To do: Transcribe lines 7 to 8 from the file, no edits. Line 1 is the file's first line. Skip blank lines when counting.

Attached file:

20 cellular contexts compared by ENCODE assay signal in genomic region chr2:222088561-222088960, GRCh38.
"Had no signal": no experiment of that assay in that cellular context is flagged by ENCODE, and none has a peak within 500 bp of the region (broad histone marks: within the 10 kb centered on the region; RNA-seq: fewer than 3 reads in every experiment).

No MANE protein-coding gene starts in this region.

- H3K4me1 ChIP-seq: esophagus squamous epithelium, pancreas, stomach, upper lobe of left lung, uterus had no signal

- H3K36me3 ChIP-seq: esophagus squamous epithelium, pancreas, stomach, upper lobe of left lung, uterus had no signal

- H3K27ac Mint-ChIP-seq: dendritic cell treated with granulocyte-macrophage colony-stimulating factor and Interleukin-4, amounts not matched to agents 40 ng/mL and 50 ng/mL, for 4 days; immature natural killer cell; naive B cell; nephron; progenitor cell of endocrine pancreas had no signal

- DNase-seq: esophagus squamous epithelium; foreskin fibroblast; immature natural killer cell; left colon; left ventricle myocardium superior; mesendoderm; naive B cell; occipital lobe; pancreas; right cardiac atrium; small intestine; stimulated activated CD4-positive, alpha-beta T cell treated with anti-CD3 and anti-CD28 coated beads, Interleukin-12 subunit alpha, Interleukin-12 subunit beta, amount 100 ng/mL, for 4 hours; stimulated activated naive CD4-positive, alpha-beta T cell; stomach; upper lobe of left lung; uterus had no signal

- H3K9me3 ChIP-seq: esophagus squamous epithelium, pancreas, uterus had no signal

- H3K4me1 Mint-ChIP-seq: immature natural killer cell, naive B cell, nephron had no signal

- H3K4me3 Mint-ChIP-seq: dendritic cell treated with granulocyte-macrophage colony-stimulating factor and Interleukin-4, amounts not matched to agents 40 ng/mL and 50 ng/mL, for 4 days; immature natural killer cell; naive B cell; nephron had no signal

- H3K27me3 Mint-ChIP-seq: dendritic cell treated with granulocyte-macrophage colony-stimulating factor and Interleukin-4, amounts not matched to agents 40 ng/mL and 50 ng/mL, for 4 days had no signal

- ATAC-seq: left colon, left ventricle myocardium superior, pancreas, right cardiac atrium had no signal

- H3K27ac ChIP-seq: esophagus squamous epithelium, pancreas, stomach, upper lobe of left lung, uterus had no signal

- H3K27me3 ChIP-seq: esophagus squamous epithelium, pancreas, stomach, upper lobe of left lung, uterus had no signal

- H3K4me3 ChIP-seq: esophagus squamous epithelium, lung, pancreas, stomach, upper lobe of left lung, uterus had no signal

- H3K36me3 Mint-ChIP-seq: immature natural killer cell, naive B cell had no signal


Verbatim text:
- DNase-seq: esophagus squamous epithelium; foreskin fibroblast; immature natural killer cell; left colon; left ventricle myocardium superior; mesendoderm; naive B cell; occipital lobe; pancreas; right cardiac atrium; small intestine; stimulated activated CD4-positive, alpha-beta T cell treated with anti-CD3 and anti-CD28 coated beads, Interleukin-12 subunit alpha, Interleukin-12 subunit beta, amount 100 ng/mL, for 4 hours; stimulated activated naive CD4-positive, alpha-beta T cell; stomach; upper lobe of left lung; uterus had no signal

- H3K9me3 ChIP-seq: esophagus squamous epithelium, pancreas, uterus had no signal